When Nicholas Morales was growing up in Pilsen, a predominantly Mexican-American Southwest Side neighborhood, his only trips to downtown Chicago were yearly treks to see department store windows at Christmas, he recalled.
In 1998, that changed when he enrolled as a freshman at Cristo Rey Jesuit High School. It's a coed, Catholic school with 480 students, started by the Society of Jesus--the Jesuits--in the heart of Pilsen.
Morales worked in the information technology department at McKinsey & Co., the management consultancy. He earned $6,250. His father, a construction worker, and mother, a Cook County sheriff's technician monitoring house arrests, paid $2,400 for annual tuition.
"When I started, I was intimidated," said Morales, now 20, a sophomore at Loyola University in Chicago, who continues to work part time at McKinsey.
"Everyone was in business attire," he said. "I'd never seen anything like that before except on television. But they were friendly and encouraging. From not knowing anything about anything, now I'm on the computer desk answering questions from big shots in Germany and New York."
Morales is one of 291 graduates since the school's founding in 1996 who have participated in the novel work-study program. Eighty-two percent of graduates are enrolled in or have graduated from college.
"I haven't seen or heard of anything similar to this work-study model anywhere," said Newton Minow, a founding board member and senior counsel at Sidley Austin Brown & Wood, the Chicago law firm.
"It's one of the most significant educational programs to come out of Chicago in recent years. The internships creatively defray part of the education expense, while showing students they can become anyone they want to be."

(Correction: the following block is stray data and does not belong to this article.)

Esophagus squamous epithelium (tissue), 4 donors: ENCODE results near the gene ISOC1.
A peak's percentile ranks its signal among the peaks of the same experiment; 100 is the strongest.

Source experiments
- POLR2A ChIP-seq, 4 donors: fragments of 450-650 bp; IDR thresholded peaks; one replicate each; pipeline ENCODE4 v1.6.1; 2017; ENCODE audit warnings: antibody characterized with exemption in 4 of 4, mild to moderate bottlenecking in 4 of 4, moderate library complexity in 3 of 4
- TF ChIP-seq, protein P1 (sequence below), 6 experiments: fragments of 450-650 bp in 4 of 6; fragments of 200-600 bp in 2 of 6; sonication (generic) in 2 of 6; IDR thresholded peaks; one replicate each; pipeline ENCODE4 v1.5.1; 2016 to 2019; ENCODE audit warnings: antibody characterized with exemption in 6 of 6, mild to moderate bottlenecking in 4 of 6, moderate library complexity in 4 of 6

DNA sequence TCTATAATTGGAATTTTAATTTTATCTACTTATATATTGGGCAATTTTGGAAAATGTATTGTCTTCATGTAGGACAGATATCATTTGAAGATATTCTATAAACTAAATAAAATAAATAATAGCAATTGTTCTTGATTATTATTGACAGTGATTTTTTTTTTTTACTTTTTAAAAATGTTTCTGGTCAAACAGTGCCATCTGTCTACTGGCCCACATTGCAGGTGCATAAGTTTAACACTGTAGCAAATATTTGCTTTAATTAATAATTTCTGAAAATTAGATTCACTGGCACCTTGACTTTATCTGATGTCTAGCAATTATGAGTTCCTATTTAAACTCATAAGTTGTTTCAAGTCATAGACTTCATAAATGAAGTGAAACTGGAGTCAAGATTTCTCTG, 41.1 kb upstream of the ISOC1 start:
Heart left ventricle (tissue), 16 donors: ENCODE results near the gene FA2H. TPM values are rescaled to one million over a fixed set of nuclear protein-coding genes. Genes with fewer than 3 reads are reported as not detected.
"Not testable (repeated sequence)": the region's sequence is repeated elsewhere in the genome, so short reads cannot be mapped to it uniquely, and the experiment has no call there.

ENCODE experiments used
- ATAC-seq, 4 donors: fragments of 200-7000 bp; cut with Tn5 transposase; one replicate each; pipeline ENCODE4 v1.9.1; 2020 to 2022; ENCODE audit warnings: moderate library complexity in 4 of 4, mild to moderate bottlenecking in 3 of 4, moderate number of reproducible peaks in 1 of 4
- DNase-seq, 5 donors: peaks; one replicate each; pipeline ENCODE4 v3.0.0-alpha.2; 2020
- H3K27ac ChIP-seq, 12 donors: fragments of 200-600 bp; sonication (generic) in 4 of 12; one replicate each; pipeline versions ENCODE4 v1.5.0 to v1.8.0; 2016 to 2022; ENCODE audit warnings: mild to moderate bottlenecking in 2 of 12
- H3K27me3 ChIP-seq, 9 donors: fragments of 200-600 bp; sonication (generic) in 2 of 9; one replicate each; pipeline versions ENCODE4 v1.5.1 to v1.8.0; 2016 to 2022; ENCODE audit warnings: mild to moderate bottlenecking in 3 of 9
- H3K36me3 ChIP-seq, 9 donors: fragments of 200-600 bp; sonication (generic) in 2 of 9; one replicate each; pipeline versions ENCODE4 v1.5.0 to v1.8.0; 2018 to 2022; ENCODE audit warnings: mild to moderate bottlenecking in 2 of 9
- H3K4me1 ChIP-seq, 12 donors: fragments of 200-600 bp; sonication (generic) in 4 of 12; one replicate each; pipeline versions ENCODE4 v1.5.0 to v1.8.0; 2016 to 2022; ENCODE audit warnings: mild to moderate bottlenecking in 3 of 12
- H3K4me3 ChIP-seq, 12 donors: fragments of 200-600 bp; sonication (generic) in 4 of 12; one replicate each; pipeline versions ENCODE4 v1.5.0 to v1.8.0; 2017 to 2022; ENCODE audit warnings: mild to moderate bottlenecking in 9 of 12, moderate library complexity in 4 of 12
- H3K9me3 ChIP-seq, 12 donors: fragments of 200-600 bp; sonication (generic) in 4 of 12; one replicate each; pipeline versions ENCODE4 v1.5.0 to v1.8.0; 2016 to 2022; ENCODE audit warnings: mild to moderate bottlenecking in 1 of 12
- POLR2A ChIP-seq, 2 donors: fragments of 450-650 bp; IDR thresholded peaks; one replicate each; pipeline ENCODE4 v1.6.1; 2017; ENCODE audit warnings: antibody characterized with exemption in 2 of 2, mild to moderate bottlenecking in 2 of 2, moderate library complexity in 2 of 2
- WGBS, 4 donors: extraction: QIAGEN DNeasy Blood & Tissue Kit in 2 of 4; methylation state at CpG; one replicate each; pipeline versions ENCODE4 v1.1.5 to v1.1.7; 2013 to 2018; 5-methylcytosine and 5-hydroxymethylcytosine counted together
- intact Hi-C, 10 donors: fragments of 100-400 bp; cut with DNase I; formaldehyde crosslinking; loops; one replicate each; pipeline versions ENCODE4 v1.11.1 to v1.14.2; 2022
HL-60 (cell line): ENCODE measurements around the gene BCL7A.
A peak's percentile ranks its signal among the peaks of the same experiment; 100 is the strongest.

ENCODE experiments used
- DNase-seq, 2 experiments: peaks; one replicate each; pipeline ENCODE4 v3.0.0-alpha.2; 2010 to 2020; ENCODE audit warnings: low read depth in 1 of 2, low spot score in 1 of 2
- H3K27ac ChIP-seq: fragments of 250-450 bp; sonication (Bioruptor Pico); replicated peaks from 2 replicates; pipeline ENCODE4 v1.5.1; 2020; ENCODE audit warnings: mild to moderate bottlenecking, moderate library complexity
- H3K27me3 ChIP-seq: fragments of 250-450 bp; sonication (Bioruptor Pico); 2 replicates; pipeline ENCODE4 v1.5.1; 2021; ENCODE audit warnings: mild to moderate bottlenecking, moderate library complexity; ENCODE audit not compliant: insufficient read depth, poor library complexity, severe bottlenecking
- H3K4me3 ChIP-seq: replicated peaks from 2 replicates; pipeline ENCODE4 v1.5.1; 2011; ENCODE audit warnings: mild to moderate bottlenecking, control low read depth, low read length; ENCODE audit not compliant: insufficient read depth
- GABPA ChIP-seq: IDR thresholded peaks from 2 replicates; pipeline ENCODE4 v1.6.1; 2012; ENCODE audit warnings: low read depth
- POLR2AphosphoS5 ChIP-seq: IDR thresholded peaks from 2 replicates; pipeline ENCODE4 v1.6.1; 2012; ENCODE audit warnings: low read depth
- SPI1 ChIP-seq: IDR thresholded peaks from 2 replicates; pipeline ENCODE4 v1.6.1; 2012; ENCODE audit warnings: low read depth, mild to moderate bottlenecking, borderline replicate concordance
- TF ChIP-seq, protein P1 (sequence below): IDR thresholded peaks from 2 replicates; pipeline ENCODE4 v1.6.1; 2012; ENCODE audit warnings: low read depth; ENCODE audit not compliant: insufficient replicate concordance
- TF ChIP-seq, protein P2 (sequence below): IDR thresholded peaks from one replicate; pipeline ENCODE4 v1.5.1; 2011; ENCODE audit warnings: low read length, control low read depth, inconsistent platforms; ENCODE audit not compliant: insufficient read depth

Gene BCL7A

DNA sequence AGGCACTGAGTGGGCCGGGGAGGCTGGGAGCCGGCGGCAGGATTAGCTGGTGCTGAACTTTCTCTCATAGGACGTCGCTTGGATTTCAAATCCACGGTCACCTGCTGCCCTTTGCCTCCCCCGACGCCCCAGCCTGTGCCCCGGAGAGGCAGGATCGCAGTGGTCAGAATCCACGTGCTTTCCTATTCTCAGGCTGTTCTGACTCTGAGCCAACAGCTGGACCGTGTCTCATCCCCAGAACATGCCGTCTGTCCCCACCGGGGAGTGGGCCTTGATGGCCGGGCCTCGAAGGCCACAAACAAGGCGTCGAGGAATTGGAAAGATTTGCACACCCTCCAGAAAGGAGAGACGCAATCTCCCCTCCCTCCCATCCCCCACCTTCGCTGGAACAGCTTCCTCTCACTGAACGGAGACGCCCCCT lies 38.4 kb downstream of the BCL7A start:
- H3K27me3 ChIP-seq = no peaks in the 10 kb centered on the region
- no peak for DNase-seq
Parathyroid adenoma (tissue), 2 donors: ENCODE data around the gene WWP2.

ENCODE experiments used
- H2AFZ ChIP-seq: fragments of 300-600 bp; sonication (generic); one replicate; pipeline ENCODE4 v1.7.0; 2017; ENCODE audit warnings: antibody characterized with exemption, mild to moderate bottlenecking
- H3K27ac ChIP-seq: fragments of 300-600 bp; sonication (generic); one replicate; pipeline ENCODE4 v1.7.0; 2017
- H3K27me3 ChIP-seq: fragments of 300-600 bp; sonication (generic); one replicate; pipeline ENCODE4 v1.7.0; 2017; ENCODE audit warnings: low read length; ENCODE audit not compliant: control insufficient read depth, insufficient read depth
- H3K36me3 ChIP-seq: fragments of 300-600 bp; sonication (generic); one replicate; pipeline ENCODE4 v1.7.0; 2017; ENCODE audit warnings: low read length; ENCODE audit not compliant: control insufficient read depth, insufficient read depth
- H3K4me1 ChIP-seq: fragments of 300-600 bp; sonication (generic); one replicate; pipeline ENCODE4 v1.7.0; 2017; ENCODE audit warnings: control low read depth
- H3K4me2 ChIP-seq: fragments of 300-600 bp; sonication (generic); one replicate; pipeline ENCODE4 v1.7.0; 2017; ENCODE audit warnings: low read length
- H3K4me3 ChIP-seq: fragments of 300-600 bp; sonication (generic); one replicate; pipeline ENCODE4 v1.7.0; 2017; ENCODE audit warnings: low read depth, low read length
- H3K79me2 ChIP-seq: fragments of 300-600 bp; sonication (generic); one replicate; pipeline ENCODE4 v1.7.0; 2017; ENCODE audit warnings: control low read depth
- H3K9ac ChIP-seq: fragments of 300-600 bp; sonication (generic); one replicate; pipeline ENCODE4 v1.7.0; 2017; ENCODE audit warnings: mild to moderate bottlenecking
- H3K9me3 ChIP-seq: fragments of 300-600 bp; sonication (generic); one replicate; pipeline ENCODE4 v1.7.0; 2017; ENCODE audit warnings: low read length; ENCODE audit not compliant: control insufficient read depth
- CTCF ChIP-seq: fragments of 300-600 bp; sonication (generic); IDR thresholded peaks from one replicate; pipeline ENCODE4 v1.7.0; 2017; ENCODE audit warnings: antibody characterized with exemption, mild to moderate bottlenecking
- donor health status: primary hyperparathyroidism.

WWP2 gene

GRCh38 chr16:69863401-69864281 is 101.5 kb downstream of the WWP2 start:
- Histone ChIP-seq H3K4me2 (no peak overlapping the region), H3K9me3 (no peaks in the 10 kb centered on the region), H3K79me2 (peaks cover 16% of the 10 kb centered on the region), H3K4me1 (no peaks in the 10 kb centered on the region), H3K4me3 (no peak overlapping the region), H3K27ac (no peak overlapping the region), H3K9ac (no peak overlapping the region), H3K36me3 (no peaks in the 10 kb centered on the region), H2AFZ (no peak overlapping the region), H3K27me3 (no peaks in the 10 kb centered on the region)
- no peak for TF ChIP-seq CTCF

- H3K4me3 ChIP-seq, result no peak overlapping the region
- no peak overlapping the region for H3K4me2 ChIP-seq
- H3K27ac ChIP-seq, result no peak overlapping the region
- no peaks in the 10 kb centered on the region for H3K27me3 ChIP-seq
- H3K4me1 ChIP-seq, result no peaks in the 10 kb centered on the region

Of 17 original employers, Minow's was the first law firm. Today, 98 employers participate with 123 jobs.
"Cristo Rey has created a powerful, innovative educational model," said Marie Groark, senior policy officer at the Bill and Melinda Gates Foundation in Seattle. "It's bringing to America's poorest communities the three Rs: rigor, relationships and relevance."
The program succeeds by combining challenging college-prep courses, personalized, supportive settings and motivating curriculums, including internships, she said.
Recently, the foundation donated $22 million to the Cristo Rey Network, a consortium of Cristo Rey and four exact replicas in Denver; Portland, Ore.; Los Angeles' Watts neighborhood; and Austin, Tex.
Rev. John Foley, Cristo Rey's founding president and chairman of the Chicago-based Cristo Rey Network, said plans are in the works for schools in Waukegan, set to open in August, and Cleveland, New York City, Boston (two) and Tucson, Ariz.
Although the number of schools nationwide adopting all or part of Cristo Rey's programs isn't certain, what's clear, say local student and employer participants, is how the program is transforming both groups.
"This program teaches students self-worth," said R. Michael Murray, a Chicago-based member of McKinsey's Advisory Council. McKinsey has employed 16 Cristo Rey students since 1997.
"When students start, it's plain they admire the people they work for," Murray said. "Then, they learn the person they admire is depending on them to do their work. That's the big breakthrough. Students realize the work they're doing is important to the people they like and admire. They realize they're worth something to somebody."
Cristo Rey junior Fabian Vargas has delivered mail and monitored supplies in the Chicago office of R.W. Baird & Co., the Milwaukee-based investment firm, for three years.
"I'm 16 years old and work in R.W. Baird's investment banking department," he said proudly. "Do you know how this makes me feel? If I've done this by age 16, think of what my future can be. Me, whose only job before this was helping my dad, a roofer, outside on weekends."